People forget the discrimination which the Irish, along with other immigrants, suffered even in recent times in Britain and America. It was not uncommon to see signs in boarding houses after the Second World War in England like the one below saying “No Irish, No Blacks, No Dogs.” My Father in Law worked as a Painter / Decorator in the UK after the war and often remembers the dangerous jobs given to Irish and Polish workers on building sites, quarries and factories in the days when safety precautions were non-existent and no protective equipment was issued. He lost the sight of one eye when it was punctured by a sliver of metal when he was using a grinder without goggles. A friend of his was killed by a train while working on the tracks outside Paddington Station, London. His wife was informed by a note left in their letterbox by the Transport Police and she was never paid compensation as she was told it “was his own fault.” When my Father in Law and his colleagues went looking for “digs” when starting a new job he used to have to hang back and let his English friends do the talking, if a landlady heard an Irish accent they wouldn’t get accommodation.
In more recent times the discrimination has been more subtle with Masonic networks, cabals of Evangelical Christians and others looking for similar types as they are made of the “right stuff.” Indeed the sectarian discrimination against Irish Catholics continues with snide articles about “backward attitudes” as witness the guff written about Opus Dei member Ruth Kelly when she was a government Minister. It is hard to think such patronising guff would be written about another minority in the UK without provoking an outcry. The latest engine of discrimination is the ludicrous and self validating equality industry with its shadow quotas for “Visible Ethnic Minorities” which is perpetuating the same syndrome with manager’s icentivised to appoint the “right people” to meet arbitrary ethnic targets. Another factor in the UK is “security clearance” which is used to discriminate against Irish people in government jobs – for instance up to 4 years ago “Irish nationals” were not invited to Buckingham Palace garden parties on “security grounds.” If this is the discrimination we know about what else is there paddling furiously below the surface?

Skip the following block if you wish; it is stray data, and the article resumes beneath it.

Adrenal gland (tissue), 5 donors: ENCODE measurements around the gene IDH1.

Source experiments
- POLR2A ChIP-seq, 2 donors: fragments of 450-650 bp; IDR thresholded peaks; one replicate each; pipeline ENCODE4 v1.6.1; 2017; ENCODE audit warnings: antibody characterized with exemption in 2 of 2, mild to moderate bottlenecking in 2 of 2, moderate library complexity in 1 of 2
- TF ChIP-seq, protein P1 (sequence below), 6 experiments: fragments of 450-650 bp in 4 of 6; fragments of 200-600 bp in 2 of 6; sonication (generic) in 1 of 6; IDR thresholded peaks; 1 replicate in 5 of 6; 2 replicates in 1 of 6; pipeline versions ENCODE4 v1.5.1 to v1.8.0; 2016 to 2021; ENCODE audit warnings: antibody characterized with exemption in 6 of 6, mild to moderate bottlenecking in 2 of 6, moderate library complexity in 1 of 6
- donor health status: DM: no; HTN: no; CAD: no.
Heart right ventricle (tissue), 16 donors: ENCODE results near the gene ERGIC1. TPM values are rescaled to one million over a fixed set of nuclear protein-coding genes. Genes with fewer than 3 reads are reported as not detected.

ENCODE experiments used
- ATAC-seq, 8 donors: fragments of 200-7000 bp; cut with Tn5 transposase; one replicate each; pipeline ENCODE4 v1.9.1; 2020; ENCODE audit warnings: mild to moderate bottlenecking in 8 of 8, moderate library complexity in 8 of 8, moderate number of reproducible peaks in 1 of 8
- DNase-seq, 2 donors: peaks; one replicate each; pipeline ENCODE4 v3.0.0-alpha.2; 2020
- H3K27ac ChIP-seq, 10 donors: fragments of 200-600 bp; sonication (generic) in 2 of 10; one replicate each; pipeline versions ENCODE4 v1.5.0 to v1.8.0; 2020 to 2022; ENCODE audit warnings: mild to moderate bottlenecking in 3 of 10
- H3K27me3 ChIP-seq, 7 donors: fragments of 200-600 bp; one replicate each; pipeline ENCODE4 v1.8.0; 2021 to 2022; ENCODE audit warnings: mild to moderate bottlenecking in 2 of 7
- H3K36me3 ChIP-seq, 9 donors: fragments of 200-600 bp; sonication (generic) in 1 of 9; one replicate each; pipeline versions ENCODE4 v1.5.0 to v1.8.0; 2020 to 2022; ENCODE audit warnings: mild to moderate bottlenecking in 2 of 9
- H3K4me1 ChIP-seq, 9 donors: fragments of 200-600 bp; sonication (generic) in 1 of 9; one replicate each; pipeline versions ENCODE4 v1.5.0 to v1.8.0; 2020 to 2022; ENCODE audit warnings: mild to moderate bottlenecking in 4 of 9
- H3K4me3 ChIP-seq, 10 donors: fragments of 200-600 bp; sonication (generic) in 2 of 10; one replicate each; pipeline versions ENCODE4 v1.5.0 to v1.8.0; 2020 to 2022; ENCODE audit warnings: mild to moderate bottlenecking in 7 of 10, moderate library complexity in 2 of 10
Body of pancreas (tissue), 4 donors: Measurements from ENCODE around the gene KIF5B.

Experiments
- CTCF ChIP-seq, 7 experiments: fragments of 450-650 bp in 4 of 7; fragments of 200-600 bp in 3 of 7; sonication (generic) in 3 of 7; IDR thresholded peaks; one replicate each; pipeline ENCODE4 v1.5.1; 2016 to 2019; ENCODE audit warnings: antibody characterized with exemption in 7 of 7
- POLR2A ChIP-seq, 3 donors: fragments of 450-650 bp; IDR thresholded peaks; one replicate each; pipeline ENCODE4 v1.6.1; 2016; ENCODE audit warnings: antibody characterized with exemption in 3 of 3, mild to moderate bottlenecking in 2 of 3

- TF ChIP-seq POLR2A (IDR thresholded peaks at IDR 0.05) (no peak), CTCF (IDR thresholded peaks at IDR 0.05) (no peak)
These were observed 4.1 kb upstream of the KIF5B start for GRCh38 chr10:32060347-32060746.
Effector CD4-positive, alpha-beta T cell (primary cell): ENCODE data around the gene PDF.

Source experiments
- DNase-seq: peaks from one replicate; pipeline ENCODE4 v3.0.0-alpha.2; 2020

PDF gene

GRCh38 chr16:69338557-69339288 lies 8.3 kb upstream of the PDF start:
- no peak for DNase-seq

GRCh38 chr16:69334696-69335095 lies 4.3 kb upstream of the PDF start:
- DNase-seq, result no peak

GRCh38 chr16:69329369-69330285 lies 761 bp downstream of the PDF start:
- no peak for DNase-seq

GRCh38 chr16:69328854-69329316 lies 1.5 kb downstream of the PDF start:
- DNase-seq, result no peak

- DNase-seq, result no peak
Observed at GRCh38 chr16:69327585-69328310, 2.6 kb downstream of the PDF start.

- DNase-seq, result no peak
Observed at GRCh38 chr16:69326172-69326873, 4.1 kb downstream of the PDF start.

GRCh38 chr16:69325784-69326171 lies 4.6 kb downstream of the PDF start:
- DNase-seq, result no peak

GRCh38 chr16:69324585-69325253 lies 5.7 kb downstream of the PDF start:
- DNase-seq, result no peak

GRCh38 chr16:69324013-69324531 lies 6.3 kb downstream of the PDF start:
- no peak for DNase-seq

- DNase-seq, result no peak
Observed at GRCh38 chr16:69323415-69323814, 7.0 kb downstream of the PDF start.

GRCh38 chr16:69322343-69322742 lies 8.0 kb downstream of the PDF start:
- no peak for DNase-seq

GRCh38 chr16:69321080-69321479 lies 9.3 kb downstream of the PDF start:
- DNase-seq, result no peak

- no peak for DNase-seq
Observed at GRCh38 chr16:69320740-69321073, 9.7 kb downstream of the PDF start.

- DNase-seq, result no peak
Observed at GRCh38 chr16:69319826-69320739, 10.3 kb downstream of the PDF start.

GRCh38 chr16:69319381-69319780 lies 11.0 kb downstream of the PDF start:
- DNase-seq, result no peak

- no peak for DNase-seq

Similarly in America during the period of peak immigration after the Famine and early in the 20th Century Irish people were forced into jobs that demanded many hours of hard physical labour with very little pay. Irish immigrants often entered the workforce at the bottom of the occupational ladder and took on the menial and dangerous jobs that were often avoided by other workers. Many Irish women became servants or domestic workers.
Americans disdained this type of work, fit only for servants, the common sentiment was: “Let Negroes be servants, and if not Negroes, let Irishmen fill their place…” Many Irish men laboured in coal mines and built railroads and canals. Railroad construction was so dangerous that it was said that there was an Irishman buried under every tie.
Well in a strange role reversal after the boom of the Celtic Tiger we are seeing again the ‘NO Irish need apply’ – the signs are already going up on building sites abroad in a throwback to the grim days of the last century according to a report in the Irish Independent. But this time they are starting to appear in Poland as that country takes its revenge for the way in which some unscrupulous Irish contractors treated their countrymen during the years of the Celtic Tiger.
According to Trade union official Michael Kilcoyne – also president of the Consumers Association of Ireland – said it had recently been brought to his attention that the ‘No Irish’ signs had appeared on a couple of Polish building sites where workers were being sought. Mr Kilcoyne said: “The reality is that our international reputation as employers has been sullied. Many foreign people, who have worked here, especially during our boom years, have had bad experiences.
“The evidence of this is in the number of cases taken before the Labour Relations Commission over the last year or two in respect of unpaid wages or holiday money that was not paid. Ireland’s name as a good place to work has been badly damaged by such contractors who held onto the money of their workers.”
Mr Kilcoyne, who is a SIPTU trade union official in the west, revealed that he had personally won 14 such cases in Galway, while he believed there were hundreds, if not thousands, of similar awards made countrywide against employers and in favour of non-national workers who had been short-changed.
Maybe it is time to dust off the lyrics of an old Music Hall song celebrating these NINA (No Irish Need Apply) signs which was originally popularised in English Music Halls before being exported to America.
“I’m a dacint boy, just landed from the town of Ballyfad;
I want a situation: yis, I want it mighty bad.
I saw a place advartised. It’s the thing for me, says I;
But the dirty spalpeen ended with: No Irish need apply.
Whoo! says I; but that’s an insult—though to get the place I’ll try.
So, I wint to see the blaggar with: No Irish need apply.
I started off to find the house, I got it mighty soon;
There I found the ould chap saited: he was reading the TRIBUNE.
I tould him what I came for, whin he in a rage did fly:
No! says he, you are a Paddy, and no Irish need apply!”
NO IRISH NEED APPLY. (1862)
Written by JOHN F. POOLE, and sung, with immense success, by the great Comic-Vocalist of the age, TONY PASTOR.
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